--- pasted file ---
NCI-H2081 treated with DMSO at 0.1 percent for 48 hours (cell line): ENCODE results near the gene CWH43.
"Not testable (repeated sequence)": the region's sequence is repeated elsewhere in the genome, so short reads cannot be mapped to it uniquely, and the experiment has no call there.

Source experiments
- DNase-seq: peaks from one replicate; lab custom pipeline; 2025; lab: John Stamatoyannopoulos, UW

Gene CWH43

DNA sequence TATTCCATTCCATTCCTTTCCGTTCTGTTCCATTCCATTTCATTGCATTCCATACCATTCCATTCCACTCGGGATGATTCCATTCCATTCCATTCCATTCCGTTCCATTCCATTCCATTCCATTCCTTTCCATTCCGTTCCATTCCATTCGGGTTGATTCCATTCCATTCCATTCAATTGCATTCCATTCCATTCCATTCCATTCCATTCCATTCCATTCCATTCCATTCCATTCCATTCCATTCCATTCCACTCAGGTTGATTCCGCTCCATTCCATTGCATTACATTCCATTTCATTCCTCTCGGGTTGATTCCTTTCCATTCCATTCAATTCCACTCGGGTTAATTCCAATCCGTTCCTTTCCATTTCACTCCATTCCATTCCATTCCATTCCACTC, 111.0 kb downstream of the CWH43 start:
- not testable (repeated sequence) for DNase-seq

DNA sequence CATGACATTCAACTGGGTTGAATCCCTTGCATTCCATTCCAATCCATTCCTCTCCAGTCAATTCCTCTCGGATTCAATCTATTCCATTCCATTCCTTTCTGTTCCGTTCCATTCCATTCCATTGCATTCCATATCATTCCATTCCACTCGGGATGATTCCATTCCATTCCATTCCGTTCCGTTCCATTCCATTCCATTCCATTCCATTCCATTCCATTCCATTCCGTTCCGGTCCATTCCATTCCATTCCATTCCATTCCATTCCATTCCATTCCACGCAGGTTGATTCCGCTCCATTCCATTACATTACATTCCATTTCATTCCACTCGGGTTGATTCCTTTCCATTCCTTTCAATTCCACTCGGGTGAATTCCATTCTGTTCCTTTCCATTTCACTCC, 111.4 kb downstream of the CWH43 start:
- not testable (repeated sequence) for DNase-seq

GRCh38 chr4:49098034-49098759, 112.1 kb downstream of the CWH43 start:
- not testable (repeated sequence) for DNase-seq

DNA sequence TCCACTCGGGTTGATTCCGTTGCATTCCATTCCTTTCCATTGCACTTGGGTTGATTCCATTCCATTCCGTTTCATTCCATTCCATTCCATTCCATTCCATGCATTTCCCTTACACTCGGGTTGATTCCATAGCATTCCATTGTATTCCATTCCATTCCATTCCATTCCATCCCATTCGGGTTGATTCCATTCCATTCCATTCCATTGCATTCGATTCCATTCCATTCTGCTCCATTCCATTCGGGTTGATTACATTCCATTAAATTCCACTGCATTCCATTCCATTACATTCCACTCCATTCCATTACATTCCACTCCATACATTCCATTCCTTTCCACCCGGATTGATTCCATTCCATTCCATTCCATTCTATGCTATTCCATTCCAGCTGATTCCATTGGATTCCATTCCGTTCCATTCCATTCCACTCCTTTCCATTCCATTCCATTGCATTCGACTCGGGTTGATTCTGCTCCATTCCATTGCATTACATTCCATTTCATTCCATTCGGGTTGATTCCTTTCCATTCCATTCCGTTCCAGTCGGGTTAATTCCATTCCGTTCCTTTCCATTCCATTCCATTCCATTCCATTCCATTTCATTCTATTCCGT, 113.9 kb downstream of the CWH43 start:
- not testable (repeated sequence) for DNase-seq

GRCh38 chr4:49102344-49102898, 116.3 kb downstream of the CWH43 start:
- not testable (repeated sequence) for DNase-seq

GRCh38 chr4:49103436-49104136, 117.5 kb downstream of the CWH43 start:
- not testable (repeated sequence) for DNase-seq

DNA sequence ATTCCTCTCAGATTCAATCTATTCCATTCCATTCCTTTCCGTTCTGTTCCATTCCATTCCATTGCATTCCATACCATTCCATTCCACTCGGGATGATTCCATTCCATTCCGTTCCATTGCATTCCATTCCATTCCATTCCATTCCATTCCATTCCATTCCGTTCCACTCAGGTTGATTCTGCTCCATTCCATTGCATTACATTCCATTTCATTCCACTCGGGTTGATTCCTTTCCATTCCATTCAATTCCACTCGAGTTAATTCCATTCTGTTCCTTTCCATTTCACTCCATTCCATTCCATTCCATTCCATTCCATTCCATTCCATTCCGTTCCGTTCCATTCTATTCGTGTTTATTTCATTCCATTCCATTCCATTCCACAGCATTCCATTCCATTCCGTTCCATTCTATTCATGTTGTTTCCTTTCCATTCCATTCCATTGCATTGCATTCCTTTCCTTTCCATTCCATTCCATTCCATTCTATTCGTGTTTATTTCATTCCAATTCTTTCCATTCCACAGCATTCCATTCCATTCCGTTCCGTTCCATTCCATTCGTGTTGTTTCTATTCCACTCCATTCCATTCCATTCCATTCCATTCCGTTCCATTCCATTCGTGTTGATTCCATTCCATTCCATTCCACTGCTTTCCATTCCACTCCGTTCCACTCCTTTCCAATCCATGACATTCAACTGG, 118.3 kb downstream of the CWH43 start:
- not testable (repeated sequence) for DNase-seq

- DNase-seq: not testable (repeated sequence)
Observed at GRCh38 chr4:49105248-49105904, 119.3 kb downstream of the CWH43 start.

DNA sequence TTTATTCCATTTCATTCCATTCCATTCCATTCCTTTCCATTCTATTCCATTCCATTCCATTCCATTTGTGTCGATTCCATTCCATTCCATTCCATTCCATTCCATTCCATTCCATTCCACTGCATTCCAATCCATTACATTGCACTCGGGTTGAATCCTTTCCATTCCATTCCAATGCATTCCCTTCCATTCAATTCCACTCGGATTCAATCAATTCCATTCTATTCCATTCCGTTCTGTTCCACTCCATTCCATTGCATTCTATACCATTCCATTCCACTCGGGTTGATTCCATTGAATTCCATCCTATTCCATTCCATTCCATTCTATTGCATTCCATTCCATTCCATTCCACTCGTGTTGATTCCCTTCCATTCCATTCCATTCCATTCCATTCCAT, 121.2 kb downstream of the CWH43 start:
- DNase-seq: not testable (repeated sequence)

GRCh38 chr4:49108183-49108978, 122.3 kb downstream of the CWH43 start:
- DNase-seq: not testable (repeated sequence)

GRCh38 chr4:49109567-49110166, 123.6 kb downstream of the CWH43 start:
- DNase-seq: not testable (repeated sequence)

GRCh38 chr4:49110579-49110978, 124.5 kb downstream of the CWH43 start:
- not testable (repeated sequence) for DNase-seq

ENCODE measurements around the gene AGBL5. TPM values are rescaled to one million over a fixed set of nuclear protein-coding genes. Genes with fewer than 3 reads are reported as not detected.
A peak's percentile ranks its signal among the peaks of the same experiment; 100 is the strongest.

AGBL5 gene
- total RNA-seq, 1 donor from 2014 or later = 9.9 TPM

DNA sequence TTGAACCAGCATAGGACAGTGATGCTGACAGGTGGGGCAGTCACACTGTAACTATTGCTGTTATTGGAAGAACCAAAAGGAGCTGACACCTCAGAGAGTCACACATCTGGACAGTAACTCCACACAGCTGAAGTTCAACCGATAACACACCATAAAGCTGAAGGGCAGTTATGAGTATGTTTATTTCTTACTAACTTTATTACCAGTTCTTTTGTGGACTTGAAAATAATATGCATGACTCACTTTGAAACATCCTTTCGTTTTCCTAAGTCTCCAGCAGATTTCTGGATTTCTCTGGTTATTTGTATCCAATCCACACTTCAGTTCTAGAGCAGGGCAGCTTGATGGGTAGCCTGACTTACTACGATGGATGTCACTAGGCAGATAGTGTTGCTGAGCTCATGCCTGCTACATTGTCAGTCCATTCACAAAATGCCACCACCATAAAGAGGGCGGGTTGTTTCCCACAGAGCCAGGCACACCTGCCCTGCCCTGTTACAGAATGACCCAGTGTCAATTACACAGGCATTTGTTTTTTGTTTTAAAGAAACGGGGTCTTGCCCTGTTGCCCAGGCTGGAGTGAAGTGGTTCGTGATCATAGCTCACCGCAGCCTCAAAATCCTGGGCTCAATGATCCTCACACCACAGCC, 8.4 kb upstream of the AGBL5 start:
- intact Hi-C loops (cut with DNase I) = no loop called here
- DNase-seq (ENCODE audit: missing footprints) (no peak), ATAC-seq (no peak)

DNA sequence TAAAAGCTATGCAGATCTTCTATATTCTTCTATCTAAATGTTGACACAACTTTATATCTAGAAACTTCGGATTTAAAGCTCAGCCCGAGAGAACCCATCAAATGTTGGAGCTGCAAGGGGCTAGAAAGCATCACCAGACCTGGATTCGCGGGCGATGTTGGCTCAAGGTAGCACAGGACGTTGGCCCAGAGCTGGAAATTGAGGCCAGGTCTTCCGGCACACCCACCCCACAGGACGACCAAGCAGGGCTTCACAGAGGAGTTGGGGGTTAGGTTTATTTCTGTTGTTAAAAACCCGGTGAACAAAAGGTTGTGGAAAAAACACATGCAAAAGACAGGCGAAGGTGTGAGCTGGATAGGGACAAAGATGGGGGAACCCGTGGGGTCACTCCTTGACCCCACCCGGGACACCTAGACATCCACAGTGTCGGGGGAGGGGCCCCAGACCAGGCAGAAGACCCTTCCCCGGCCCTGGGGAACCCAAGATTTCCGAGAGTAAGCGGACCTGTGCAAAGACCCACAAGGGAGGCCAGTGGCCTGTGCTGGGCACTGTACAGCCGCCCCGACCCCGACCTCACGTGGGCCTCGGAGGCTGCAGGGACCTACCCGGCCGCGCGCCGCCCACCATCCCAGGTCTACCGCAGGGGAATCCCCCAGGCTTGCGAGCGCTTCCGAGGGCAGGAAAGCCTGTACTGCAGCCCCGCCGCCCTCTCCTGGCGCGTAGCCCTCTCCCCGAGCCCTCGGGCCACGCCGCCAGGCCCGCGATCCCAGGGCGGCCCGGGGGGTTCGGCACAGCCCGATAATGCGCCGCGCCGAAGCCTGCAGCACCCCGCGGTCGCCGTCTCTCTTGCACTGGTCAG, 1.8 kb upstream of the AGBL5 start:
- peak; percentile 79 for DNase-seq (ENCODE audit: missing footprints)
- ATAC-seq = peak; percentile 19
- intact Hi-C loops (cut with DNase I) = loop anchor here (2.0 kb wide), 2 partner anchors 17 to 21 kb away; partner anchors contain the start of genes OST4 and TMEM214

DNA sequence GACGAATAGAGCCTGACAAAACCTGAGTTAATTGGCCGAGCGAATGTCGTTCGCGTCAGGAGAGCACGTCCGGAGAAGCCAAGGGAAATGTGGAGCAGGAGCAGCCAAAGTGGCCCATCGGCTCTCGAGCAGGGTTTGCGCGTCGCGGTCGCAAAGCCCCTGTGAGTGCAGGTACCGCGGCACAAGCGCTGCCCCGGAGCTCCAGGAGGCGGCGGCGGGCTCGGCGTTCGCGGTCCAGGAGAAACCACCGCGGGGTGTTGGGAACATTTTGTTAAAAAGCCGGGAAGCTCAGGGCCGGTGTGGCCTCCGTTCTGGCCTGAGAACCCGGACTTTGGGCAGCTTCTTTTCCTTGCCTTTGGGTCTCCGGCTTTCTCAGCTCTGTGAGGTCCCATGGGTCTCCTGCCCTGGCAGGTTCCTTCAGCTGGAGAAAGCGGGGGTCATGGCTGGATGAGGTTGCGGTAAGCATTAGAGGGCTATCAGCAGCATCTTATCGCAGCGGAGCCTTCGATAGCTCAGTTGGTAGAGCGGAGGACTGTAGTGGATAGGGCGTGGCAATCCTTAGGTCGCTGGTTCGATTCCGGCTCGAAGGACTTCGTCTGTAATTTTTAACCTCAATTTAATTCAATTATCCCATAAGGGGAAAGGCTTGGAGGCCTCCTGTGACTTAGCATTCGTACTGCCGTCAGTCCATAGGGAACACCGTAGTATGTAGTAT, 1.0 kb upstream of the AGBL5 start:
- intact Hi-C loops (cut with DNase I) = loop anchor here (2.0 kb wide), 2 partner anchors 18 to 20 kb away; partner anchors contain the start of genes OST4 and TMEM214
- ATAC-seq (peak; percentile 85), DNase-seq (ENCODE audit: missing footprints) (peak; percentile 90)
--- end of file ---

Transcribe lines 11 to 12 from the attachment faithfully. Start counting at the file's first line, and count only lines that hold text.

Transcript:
- not testable (repeated sequence) for DNase-seq

DNA sequence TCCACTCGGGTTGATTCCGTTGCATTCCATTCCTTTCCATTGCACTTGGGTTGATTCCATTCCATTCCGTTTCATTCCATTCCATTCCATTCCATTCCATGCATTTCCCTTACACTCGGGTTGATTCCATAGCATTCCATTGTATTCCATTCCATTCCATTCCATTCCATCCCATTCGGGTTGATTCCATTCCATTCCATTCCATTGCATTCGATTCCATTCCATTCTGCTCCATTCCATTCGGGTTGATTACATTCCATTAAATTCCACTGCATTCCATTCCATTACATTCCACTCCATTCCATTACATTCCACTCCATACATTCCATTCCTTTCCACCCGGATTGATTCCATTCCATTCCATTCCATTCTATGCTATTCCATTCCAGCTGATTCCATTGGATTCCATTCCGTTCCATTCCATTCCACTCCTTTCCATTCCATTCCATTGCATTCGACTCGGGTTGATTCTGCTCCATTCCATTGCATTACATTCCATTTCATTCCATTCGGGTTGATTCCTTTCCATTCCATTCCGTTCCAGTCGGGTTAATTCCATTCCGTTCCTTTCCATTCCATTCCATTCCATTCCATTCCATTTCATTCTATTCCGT, 113.9 kb downstream of the CWH43 start: